The Stigma Of Speaking A Dialect: The Case Of Sicilian

Jan 22, 2021 197


In the performance of my academic duties, I was often called to advise students who wanted to study Italian. When I inquired whether they had some knowledge of Italian, some of them admitted somewhat sheepishly that they knew what they characterized as ‘bad Italian’. Knowing that Sicilian immigrants represent 40/50% of the Italian American population in the U.S., that ‘bad Italian’ often turned out to be Sicilian.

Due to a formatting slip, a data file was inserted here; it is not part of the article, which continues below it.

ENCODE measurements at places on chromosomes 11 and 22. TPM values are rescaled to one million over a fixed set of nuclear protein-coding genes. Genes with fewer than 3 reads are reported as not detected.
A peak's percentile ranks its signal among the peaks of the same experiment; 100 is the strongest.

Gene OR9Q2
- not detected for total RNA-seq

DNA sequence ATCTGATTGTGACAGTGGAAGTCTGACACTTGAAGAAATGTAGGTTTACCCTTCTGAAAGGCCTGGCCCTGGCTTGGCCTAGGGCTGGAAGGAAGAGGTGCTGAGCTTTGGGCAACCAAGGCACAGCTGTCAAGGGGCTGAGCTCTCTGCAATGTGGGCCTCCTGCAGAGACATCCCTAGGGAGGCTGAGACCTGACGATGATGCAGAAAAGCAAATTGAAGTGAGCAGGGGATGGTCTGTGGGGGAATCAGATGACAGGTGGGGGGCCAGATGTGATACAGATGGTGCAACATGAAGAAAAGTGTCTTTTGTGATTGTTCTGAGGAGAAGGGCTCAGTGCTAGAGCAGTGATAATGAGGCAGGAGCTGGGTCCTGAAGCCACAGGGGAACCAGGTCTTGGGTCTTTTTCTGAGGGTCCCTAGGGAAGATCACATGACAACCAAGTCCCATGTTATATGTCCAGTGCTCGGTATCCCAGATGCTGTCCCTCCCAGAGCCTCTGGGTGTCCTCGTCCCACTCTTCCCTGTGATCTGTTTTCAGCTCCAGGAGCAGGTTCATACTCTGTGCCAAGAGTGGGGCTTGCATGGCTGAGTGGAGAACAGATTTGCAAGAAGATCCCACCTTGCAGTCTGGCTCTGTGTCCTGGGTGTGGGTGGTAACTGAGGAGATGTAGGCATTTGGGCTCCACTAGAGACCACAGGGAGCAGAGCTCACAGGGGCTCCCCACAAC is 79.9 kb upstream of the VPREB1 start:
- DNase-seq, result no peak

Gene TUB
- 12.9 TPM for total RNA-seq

But Sicilian is not the only ‘dialect’ that was classified by my students as being ‘bad Italian’. Neapolitan, Barese, Calabrian, Molisan, to name a few southern Italian ‘dialects’, are characterized as corruptions of Italian, inferior linguistic expressions without beauty or grace, so much so that they can only exist in the confines of one’s home, away from the ears of outsiders who might form a negative impression on the dialectal speaker’s worth.

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